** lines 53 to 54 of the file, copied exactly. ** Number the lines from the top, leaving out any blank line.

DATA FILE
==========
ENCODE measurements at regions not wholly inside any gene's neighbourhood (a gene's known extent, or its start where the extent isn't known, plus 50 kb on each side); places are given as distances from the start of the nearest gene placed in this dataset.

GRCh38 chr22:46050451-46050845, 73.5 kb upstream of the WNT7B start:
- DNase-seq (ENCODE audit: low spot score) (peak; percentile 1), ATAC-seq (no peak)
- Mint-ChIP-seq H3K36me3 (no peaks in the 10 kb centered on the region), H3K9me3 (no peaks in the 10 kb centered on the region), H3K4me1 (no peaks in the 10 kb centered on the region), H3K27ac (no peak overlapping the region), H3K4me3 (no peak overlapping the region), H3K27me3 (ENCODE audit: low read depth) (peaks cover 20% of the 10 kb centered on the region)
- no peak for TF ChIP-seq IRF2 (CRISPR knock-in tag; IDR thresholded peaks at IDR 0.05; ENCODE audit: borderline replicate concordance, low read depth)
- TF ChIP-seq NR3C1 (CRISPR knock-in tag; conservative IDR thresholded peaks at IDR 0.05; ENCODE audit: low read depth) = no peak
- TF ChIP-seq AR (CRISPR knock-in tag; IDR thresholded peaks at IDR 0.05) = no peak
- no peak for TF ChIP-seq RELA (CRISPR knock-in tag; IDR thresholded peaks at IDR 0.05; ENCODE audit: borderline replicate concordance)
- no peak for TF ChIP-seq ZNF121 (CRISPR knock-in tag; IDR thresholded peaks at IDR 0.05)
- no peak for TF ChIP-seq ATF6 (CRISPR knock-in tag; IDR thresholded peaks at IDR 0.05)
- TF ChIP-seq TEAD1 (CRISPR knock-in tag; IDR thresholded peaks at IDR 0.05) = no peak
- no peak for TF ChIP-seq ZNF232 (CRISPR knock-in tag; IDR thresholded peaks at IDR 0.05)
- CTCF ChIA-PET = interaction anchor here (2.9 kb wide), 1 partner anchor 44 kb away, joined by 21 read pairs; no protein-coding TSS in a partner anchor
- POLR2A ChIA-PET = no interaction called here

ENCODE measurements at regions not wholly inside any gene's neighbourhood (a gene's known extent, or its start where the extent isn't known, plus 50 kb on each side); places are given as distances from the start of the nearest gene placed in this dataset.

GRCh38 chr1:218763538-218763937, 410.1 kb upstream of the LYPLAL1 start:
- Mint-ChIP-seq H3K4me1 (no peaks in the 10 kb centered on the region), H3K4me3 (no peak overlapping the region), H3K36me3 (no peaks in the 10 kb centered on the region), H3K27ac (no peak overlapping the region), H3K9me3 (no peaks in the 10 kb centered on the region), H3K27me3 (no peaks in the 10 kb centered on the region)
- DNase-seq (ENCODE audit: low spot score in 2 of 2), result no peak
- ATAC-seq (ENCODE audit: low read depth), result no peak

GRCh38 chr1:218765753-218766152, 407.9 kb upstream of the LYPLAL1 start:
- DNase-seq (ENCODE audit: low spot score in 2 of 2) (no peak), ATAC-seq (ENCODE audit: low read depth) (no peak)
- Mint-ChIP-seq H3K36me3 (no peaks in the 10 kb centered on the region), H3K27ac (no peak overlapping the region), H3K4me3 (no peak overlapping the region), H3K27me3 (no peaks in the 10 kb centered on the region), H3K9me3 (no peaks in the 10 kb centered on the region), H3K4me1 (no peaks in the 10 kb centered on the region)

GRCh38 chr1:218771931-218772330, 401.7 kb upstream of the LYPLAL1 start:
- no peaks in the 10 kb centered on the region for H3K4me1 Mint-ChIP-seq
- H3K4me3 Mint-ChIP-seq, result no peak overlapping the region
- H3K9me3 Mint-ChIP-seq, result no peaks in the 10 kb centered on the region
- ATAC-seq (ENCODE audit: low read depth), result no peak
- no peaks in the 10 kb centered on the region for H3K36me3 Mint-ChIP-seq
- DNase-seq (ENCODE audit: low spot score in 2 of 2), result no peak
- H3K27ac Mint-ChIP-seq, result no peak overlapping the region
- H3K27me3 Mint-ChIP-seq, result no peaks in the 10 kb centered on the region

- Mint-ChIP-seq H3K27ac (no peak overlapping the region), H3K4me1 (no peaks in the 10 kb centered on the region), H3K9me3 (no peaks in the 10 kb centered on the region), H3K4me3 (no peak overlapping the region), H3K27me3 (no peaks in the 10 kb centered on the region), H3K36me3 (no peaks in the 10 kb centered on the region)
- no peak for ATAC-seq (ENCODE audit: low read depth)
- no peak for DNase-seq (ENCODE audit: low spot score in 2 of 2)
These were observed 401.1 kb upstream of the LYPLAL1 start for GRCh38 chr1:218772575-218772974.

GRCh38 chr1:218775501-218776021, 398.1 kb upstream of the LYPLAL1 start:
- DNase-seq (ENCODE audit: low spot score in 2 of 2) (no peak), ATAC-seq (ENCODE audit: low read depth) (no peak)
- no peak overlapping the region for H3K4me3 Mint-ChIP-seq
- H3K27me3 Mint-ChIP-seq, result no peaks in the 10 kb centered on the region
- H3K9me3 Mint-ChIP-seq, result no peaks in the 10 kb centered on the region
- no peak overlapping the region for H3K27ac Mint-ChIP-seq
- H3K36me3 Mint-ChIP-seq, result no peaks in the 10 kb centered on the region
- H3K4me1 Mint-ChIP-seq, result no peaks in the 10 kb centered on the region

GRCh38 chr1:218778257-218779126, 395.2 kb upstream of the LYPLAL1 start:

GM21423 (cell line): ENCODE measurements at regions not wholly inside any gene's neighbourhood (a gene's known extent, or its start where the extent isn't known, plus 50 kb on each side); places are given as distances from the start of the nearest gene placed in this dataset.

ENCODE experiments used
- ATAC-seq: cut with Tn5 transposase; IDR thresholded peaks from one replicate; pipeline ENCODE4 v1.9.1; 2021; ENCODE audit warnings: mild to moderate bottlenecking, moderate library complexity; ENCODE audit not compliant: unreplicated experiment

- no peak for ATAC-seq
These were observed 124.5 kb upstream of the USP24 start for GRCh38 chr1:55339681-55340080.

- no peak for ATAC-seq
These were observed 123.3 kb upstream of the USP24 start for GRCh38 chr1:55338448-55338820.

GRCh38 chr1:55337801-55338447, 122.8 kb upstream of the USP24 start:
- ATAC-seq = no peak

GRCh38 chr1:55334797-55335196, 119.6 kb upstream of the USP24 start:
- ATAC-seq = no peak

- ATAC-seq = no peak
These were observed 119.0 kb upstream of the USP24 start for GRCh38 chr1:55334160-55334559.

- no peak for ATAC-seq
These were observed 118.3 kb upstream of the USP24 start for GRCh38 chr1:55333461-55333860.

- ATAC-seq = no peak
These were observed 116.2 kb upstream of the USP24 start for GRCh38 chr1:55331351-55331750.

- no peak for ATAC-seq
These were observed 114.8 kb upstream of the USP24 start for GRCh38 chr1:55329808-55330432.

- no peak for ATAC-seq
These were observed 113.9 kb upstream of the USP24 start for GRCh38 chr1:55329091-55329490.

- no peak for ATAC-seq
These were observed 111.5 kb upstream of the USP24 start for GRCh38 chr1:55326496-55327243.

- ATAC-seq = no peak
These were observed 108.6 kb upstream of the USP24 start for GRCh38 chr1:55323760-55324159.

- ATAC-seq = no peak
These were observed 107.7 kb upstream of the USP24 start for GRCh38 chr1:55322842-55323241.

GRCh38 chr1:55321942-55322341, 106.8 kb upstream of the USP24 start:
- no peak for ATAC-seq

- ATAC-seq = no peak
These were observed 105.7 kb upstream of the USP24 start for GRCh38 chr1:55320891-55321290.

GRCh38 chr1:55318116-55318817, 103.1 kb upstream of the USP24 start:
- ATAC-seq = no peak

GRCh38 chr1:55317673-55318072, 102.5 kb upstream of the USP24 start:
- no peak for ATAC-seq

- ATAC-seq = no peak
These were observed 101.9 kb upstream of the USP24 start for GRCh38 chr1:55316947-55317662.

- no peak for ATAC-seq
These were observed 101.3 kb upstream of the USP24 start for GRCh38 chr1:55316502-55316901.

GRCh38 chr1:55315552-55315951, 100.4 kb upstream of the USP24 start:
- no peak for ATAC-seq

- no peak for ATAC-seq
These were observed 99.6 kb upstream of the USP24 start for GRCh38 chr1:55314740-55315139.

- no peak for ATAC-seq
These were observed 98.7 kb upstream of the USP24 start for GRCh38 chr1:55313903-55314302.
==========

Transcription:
- ATAC-seq = no peak

GRCh38 chr1:55334797-55335196, 119.6 kb upstream of the USP24 start: